FEMA Recoupment

Read this in: Spanish / Español
Authored By: Iowa Legal Aid

A.     What is FEMA Recoupment?

After a disaster happens, FEMA tries to give people help as soon as they can. They often do this before insurance companies have time to process claims. FEMA does this to help people begin to recover quickly.  Later FEMA reviews cases to determine if people received the correct amount of FEMA help.  Sometimes FEMA finds that people were overpaid FEMA benefits.  One of the reasons FEMA may think a person was overpaid is if the person later received insurance money or some other assistance to cover the expenses that FEMA also gave assistance for.  FEMA may also find that a mistake was made and the person was not eligible for the assistance they received.  FEMA then finds that the person was overpaid FEMA benefits.

Recoupment occurs when FEMA takes action to collect on the overpayment. This happens when FEMA finds that a person was given benefits due to FEMA’s mistake.    This process does not cover cases where FEMA believes the person lied or used fraud to collect benefits.  The first step is that FEMA sends a Notice of Debt letter.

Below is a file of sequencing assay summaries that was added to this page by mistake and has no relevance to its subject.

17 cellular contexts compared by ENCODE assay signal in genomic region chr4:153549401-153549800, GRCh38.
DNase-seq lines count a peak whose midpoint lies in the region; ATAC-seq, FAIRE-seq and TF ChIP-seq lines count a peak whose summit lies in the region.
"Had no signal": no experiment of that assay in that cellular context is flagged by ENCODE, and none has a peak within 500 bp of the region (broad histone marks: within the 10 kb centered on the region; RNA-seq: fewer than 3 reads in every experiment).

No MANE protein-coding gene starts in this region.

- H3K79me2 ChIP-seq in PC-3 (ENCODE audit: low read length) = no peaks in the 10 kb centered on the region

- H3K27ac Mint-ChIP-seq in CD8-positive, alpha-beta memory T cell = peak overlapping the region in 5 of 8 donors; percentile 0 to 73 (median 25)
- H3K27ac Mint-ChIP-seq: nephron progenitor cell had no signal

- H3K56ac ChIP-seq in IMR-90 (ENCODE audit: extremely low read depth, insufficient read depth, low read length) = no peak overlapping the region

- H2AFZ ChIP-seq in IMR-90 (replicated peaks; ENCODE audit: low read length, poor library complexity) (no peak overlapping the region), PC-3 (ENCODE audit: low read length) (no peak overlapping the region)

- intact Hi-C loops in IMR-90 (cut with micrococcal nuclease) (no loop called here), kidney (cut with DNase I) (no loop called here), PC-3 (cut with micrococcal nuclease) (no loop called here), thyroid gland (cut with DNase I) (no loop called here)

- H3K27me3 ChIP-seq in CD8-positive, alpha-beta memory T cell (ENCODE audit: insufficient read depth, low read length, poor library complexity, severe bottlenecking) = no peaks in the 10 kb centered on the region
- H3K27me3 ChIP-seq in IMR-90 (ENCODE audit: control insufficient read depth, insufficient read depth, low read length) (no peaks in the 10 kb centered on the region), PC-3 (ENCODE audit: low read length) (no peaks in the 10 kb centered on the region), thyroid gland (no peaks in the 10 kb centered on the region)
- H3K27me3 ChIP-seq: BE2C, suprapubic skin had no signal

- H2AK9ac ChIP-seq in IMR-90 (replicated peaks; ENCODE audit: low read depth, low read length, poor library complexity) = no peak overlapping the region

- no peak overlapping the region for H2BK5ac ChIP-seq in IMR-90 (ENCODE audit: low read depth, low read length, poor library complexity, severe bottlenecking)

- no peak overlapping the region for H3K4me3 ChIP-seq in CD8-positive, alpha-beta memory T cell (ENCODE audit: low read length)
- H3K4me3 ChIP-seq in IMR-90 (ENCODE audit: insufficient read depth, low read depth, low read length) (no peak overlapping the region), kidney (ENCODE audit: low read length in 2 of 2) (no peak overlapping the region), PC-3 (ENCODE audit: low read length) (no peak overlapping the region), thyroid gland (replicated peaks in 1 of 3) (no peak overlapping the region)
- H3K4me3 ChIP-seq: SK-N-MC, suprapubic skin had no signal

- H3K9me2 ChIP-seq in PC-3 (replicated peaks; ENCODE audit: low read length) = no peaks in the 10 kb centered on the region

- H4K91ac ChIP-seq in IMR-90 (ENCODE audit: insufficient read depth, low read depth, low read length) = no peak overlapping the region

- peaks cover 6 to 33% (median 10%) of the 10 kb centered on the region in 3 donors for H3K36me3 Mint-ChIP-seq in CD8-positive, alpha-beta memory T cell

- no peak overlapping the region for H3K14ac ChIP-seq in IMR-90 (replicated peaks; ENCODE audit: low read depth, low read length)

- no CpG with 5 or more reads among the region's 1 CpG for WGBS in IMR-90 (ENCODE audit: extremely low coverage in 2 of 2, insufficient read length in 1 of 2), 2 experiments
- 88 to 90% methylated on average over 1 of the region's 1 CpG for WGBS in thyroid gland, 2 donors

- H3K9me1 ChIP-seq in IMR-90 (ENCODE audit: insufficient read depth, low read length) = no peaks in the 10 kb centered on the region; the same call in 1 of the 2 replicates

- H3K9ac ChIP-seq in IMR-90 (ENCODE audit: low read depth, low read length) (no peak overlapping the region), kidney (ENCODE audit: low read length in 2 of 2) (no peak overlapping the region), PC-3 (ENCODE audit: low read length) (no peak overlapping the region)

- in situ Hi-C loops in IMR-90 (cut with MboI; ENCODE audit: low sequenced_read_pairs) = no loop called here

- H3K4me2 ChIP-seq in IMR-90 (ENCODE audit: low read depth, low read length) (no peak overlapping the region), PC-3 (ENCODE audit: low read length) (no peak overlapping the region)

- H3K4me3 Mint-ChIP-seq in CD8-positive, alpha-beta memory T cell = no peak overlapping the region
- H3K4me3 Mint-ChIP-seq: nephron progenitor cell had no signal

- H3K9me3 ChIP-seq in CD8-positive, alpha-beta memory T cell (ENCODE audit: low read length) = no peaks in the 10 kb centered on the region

B.     What is a Notice of Debt Letter?

If  FEMA finds that you were overpaid disaster assistance, FEMA will send you a Notice of Debt letter.  The letter will state that FEMA believes you were overpaid disaster assistance benefits, the amount you were overpaid, and the reason why FEMA thinks you were overpaid.  FEMA will send the letter to the last known address they have for you.  People will often have a temporary address after a disaster.  They often use this address when they apply for benefits. Therefore, it is important to let FEMA know your current address.

C.     What if I disagree with the letter?

If you receive a “Notice of Debt” letter and you do not agree with it, you can appeal the decision. The letter explains how to appeal.  You can write an appeal letter explaining why it was not a mistake for you to receive the FEMA benefits.

Your appeal letter needs to have the following information:

  • A written explanation of why you do not believe you owe the money.
  • Copies of any documents or statements that show or explain why you do not owe this money.
  • You must sign the letter in front of a notary or in place of a notary, you can write the following sentence:  “I hereby declare under penalty of perjury that the foregoing is true and correct.” Then sign the letter.
  • You need to include a copy of a state-issued identification card (driver’s license, passport).
  • You need to write your full name, last four digits of your Social Security Number, disaster number, your nine-digit FEMA application number, and relevant disaster number on all pages of your letter and on all pages of any documents you send.
  • You may request an oral hearing. The Notice of Debt letter explains what you need to show in order to get a hearing.  FEMA usually makes their decision based on the written documents.
  • You should address your appeal letter to: FEMA Individuals & Households Program.

You should mail your appeal letter to:

FEMA Individuals & Households Program